If pjk>0, [d]jk=0. If [p]jk=0, [d]jk>0. f, P and w are known conditions. The contact forces [p]jk, final backlash [d]jk and tooth approach [Z] are unknown. The known parameters (f, P, w) and unknown parameters (p, d, Z) constitute a non-linear program model. According to the tooth approach Zk, the objective function is established as follows:
The objective function equation can be expressed as follows:
Xj (j=1, 2, …, 2n+1) is the artificial variables, (X) = (X1, …, X2n)T, (e) = 1.
The transmission error of the gear bearing in meshing is mainly composed of three parts of the geometric transmission error δ1, the bending deformation δ2 and the contact deformation δ3. The geometric transmission errors δ1 can be expressed as δ1(T(k))=a. The bending deformation errors δ2 can be expressed as δ2(T(k))=bT (k). The function relationship between the contact deformation δ3(T(k)) and the loaded T(k) can be expressed as .
The relational expression of the integrated angular deformation Δφij(Tij(k)) and torque Tij(k) of the gear pairs of the system can be expressed as follows:
Here, a, b and c are the constant terms in the formula. Tij(k) is the torque of the kth meshing position.
By solving the LTCA equations, the load transmission error Δφij[0.1Tij[k]], Δφij[0.5Tij[k]] and Δφij[0.9Tij[k]] can be obtained. The coefficient a, b and c can be obtained by taking the obtained transmission error into Eq. (17).
The time-varying meshing stiffness kij(k) can be obtained as follows:
Input power P=2000 kW, input speed n=8780 r min−1, installation error Ai=50 µm, eccentricity error Ei=50 µm, and one-stage face gear backlash µm. Two-stage gear pair backlash µm. Spline clearance S2=50 µm. Support clearance bdi=10 µm. The gear parameters are shown in Table 1.
The parameters of equivalent support stiffness, torsional stiffness and meshing stiffness are shown in Table 2. The support stiffness is calculated according to GB/T 3073-1996.
The parameters of equivalent supporting damping, torsional damping, and meshing damping are shown in Table 3.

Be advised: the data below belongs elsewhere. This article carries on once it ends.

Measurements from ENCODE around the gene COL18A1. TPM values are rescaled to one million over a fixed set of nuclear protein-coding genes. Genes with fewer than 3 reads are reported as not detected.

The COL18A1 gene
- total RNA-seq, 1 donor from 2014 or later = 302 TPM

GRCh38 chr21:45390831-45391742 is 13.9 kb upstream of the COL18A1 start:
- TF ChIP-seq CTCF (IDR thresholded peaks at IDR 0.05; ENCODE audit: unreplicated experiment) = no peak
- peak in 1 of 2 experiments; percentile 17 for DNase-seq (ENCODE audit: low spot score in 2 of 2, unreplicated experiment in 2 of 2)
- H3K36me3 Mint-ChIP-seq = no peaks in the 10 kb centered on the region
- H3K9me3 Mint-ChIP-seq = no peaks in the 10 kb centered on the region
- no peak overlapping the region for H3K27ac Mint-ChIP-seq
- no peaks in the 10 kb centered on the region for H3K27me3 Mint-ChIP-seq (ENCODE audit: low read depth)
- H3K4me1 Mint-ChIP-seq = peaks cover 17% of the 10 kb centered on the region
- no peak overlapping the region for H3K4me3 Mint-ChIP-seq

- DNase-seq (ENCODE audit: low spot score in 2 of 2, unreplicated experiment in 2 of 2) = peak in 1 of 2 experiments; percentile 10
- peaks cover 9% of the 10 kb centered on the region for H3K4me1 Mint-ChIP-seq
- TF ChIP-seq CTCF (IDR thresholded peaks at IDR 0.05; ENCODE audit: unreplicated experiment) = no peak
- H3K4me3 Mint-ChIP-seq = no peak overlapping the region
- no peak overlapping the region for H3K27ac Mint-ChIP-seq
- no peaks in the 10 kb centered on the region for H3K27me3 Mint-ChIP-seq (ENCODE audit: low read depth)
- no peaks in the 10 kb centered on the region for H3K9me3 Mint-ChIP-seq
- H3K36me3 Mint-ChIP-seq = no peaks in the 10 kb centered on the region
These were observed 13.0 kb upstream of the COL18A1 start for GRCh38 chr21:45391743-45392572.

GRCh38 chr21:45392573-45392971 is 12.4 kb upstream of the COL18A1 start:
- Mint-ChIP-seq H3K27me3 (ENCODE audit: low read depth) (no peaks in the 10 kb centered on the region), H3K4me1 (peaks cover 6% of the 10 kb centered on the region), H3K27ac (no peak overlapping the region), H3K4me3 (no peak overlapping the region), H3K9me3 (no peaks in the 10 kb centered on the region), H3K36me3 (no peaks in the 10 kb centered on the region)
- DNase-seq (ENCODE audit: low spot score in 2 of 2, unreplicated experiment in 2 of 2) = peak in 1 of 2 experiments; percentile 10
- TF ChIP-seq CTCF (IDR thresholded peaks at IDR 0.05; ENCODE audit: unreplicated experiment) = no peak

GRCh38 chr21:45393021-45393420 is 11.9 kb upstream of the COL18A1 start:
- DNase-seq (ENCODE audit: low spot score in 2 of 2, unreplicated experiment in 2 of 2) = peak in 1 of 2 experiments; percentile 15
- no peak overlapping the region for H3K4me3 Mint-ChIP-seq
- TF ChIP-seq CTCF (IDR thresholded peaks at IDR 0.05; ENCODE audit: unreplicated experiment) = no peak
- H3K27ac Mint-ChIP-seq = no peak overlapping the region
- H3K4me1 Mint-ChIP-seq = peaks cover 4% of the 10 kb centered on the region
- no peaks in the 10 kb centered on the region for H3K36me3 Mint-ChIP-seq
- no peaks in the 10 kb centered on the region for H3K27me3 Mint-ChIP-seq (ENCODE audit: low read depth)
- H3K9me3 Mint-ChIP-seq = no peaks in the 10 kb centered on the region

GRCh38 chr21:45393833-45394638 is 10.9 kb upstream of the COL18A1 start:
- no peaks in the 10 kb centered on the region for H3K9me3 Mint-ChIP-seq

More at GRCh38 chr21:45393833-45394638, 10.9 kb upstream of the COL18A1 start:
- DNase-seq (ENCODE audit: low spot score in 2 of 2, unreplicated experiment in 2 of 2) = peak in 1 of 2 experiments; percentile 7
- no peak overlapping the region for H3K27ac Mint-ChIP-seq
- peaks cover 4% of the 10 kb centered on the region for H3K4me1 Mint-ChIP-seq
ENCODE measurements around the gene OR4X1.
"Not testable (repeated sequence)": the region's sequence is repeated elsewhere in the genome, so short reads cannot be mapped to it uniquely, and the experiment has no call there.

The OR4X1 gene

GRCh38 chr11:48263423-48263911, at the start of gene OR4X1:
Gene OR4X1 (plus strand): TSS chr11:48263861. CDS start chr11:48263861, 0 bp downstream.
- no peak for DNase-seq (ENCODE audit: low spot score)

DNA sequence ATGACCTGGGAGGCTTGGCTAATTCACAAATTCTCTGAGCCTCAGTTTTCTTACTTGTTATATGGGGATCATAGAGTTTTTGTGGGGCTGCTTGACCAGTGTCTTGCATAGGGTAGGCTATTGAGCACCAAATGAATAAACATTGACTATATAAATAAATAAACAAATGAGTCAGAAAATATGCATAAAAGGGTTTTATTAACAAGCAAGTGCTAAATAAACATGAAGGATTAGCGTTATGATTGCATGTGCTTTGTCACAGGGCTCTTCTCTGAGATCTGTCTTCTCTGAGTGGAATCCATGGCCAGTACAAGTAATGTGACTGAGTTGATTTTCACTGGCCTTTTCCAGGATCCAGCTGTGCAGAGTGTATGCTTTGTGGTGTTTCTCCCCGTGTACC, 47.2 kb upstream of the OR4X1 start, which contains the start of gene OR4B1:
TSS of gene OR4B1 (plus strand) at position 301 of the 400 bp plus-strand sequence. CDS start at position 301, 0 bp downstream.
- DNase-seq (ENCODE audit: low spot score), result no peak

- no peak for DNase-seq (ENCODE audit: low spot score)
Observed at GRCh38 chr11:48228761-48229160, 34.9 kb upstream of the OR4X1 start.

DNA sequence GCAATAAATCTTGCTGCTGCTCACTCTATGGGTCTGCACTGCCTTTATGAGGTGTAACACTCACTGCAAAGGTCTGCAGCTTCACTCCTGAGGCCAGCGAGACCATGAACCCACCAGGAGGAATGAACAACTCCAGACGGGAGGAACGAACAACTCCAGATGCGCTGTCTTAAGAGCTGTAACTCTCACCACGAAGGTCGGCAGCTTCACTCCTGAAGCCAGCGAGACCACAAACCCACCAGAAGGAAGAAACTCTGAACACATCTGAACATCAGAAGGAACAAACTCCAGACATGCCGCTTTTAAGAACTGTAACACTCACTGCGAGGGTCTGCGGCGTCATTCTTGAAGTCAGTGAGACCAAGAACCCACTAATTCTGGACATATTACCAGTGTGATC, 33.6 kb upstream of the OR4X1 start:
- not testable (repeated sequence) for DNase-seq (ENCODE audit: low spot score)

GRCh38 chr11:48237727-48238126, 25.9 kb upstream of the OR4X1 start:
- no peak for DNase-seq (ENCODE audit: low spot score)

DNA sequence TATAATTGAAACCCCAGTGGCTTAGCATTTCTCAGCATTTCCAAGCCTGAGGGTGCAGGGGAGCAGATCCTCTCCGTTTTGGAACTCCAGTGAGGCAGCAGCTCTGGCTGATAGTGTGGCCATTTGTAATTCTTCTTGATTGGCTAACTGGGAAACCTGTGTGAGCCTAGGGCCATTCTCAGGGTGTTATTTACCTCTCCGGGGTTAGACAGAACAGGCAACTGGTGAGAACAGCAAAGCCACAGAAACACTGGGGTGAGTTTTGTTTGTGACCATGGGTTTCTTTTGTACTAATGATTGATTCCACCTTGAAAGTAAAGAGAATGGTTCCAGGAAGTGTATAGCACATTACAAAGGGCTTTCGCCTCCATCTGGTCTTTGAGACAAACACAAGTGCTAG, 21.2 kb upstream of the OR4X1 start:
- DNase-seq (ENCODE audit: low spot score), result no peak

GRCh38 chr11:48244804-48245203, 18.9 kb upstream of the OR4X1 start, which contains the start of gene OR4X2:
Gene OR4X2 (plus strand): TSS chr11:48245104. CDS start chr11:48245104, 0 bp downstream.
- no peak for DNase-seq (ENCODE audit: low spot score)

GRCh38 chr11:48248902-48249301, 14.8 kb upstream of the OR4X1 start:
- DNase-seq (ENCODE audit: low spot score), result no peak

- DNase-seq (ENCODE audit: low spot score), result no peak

The calculated time-varying meshing stiffness curve is shown in Fig. 8. The meshing stiffness fluctuation range of one-stage face gear pairs is (7.46 × 105–9.27 × 105) N mm−1. The meshing stiffness fluctuation range of two-stage idler gear pairs is (3.77 × 106–4.78 × 106) N mm−1. The meshing stiffness fluctuation range of two-stage big gear pair is (6.17 × 106–6.68 × 106) N mm−1. Due to the different meshing stiffness of each meshing position of the tooth surface, the DLSC of different meshing positions will be changed slightly.
6.1 Effect of installation and eccentricity errors on the DLSC
Under the combined action of installation error and eccentricity error, the DLSC presents periodic changes with time, as shown in Fig. 9. The one-stage DLSC is Ω12=1.0383 and Ω13=0.9617. Torque T12 and T13 are fluctuated around in 1129.33 N m and 1046.0 N m. Torque distribution is 51.92 % and 48.09 %. The two-stage DLSC is Ω610=0.914, Ω710=1.086, Ω810=0.948 and Ω910=1.052. Torque T610, T710, T810 and T910 are fluctuated around in 6920.5, 8222.9, 7178.1 and 7965.4 N m, respectively. The influence of one-stage gear pair 12 and two-stage gear pair 710 on the load-sharing characteristics is maximum impact. The overall DLSC is ΩZ=1.086. The DLSCs of the system are ΩI=1.0383 and ΩII=1.0860, respectively. The DLSC changed periodically with time.